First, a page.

• Ventilate your fridge – Your fridge can use half of your energy and all of the energy from your solar panels if you have them; by ventilating your fridge with cold air from below your building you cool it so the fridge engine does not come on as often and does not have to work so hard to cool it – this means your fridge uses less electricity
  • Grow plants on your western wall – By shading your western wall from the sun you prevent the sun heating up the wall in summer and heating up the inside of your house – this is cheaper than insulating the wall and more efficient


Let’s deal with electricity first.

Space: About 30-40 square metres for solar panels (from 260 watt to 327 watt each) – about the size of a 600-litre fridge for an integrated lithium ion battery and inverter

Weight: About 500 kg for the inverter and batteries (about 1.5 tonnes if lead acid)

Cost: If purchased as a one-off for your place about $25–35k, but if purchased as a bulk purchase with over 15 other buyers about $20k

Capacity: If you can get the daily average electricity use under 5kWh a day then a 4.5kW solar system with at least 10kWh of useable battery storage should mean you have enough capacity. The key here is to get the most efficient appliances (choose a fridge that uses less than 400 watts a day) and use natural light wherever you can.

Warning: Tesla, the battery rock star of the moment, only sells, services and warrants its battery. It does not provide or sell the inverter needed to put the sun’s energy into and out of the battery(s), so you have to deal with two product suppliers and possibly two installers if you choose to wait until late next year when Tesla batteries are expected in Australia.

Advice to me is that most inverters in place in Australia will not work with the Tesla and many other batteries in the market here now. It’s hard to assess Tesla founder Elon Musk’s assertions that no new inverter is required for his battery as his company publishes no technical details that I have access to. Most of the inverters being used now will have to be replaced when new batteries are installed.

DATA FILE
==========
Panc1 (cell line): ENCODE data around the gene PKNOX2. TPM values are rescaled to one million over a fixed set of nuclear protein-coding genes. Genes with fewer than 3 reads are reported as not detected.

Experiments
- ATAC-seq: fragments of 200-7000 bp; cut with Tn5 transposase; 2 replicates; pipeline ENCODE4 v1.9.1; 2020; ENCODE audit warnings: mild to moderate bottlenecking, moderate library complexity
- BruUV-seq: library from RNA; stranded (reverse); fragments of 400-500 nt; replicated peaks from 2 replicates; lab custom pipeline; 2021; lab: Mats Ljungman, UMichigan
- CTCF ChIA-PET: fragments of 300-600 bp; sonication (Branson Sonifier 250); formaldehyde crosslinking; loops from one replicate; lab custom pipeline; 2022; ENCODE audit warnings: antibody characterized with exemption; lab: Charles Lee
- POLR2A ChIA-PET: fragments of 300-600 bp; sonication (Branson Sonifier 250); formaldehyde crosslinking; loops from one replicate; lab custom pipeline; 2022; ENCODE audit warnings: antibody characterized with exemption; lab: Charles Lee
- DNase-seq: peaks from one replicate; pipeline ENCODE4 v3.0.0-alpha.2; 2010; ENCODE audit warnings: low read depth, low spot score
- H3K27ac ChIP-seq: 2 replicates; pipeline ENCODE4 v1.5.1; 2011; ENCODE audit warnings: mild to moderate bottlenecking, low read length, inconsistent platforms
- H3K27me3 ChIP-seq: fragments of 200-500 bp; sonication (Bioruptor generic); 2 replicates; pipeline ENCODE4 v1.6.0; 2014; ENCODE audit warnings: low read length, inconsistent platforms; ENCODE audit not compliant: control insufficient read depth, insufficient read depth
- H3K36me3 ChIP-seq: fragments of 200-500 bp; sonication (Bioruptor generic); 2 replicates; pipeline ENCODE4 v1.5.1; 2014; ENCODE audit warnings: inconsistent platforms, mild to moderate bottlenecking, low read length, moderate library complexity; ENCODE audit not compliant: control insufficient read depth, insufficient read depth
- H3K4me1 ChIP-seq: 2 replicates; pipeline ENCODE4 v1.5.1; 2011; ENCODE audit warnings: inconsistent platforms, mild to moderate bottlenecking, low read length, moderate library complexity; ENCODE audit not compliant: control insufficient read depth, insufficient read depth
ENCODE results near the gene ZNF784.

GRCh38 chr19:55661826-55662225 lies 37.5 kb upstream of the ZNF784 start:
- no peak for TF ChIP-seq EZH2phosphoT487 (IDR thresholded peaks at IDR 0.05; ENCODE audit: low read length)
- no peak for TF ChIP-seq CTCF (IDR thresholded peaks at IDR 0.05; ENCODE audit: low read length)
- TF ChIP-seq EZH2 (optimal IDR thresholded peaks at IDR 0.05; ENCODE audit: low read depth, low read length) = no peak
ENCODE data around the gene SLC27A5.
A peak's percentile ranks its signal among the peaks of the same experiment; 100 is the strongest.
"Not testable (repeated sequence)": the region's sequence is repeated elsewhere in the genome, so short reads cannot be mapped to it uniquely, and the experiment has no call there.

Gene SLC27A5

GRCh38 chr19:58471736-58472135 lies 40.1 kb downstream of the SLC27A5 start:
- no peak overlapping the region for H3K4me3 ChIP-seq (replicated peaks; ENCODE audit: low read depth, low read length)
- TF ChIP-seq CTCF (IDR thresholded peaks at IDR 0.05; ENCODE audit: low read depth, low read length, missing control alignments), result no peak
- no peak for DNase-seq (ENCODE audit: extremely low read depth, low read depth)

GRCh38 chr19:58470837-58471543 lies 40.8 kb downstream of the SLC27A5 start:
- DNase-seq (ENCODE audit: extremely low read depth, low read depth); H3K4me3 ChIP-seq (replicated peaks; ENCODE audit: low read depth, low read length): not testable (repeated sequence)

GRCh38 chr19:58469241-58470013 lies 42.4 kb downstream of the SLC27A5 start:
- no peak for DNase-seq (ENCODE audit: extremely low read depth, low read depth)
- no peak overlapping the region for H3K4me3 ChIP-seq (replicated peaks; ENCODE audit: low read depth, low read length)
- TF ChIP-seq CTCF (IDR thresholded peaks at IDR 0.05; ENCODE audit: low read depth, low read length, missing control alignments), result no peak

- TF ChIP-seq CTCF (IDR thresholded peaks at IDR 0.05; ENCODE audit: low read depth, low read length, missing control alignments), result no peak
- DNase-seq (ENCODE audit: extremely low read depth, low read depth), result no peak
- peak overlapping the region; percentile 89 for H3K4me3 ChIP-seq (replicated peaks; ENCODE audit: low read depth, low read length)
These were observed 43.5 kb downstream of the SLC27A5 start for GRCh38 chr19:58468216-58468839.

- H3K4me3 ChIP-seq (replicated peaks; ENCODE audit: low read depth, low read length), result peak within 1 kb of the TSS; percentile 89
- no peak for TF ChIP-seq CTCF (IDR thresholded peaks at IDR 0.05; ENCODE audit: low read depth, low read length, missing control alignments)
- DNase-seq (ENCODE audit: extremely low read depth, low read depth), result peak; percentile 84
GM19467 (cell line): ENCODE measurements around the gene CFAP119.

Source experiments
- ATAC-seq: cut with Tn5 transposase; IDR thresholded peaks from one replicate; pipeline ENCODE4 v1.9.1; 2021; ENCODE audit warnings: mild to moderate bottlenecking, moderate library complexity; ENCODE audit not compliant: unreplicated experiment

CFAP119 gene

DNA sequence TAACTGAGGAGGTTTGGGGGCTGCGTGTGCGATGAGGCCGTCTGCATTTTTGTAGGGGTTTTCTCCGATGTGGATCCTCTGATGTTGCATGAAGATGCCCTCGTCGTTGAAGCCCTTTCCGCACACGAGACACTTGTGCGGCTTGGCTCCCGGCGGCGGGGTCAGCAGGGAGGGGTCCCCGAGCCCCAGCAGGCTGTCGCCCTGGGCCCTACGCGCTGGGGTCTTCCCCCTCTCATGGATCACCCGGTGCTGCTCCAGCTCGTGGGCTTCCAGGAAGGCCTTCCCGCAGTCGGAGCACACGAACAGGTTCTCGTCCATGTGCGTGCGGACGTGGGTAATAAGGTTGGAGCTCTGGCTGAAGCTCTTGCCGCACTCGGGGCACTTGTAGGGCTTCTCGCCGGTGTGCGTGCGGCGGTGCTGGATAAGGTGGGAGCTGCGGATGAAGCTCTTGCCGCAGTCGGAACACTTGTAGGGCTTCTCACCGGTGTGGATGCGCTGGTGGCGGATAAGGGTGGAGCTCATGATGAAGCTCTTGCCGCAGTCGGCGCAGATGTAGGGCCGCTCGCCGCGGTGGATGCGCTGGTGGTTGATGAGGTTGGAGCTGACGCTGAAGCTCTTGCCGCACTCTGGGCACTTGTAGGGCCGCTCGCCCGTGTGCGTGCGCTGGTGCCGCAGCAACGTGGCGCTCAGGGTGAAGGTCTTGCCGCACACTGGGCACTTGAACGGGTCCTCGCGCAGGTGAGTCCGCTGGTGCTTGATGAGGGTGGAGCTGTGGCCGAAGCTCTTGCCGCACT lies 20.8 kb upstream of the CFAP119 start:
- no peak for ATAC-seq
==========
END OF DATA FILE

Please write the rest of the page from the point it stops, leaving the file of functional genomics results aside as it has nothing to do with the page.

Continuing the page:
I had to change my existing solar inverter to put in batteries here and that applies to all the other battery products on the market at the moment. Generally, over the last decades, I’ve learnt to make decisions based on facts not assertions and I won’t be drawing any conclusions upon Mr Musk’s assertions until I get the facts in a technical data sheet. Would you?

Note to solar industry: how about promoting a recycling industry? My old inverter and solar panels are still in good working order but are unused. I gave them away but as the solar subsidy doesn’t apply to either it’s cheaper to buy a new inverter and panels because the subsidy reduces the price so much that the labour to put in the old panels and inverter costs more than the new system. How sustainable is that?

On 31 March 2015 I disconnected my house in Chippendale, Sydney, from the poles and wires. Since then the electricity has come from the sun through an integrated battery and inverter system.

It’s been a learning roller coaster with system outages requiring visits to friends and the local pool for shower and clothes washing, and lots of to and froing with suppliers, products, contacts and ongoing research as I seek to educate myself.

I’ve leant on Samuel Beckett’s advice which I put as, “Fail. Try again, fail better.”

The system failed because the software didn’t work.

It’s clear to me now the system was not ready for market.

The manufacturer upgraded it and the installer visited three times with a USB to install the upgrades into the batteries. Unfortunately, the installer failed to re-connect the main data logging system (a Wattwatcher system) so the capacity to obtain a full record of energy generation and use data has been missed. Note to self: data is essential when designing, monitoring and amending off-grid systems. The incomplete data is pieced together in the graphs and summary (3):

Comparing the house’s daily solar production, energy consumption and battery life

Law: Some key legal issues for going off the grid for electricity and for setting up a local power station include these – for the full legal advice see the Street Coolers website.

Here’s an example of a legal issue answered on the site:

Question 1: Is it lawful to disconnect from the local distributor’s network?

Answer: Connection of premises to a distribution network is at the election of the occupant of the premises, and requires an application and agreement (usually in standard form) with the distribution network service provider.

If the premises require electric power for essential purposes such as lighting, mechanical ventilation and/or smoke detectors, then it may be necessary to demonstrate that electric power is available to the premises, before a certificate of occupancy can be issued for the premises.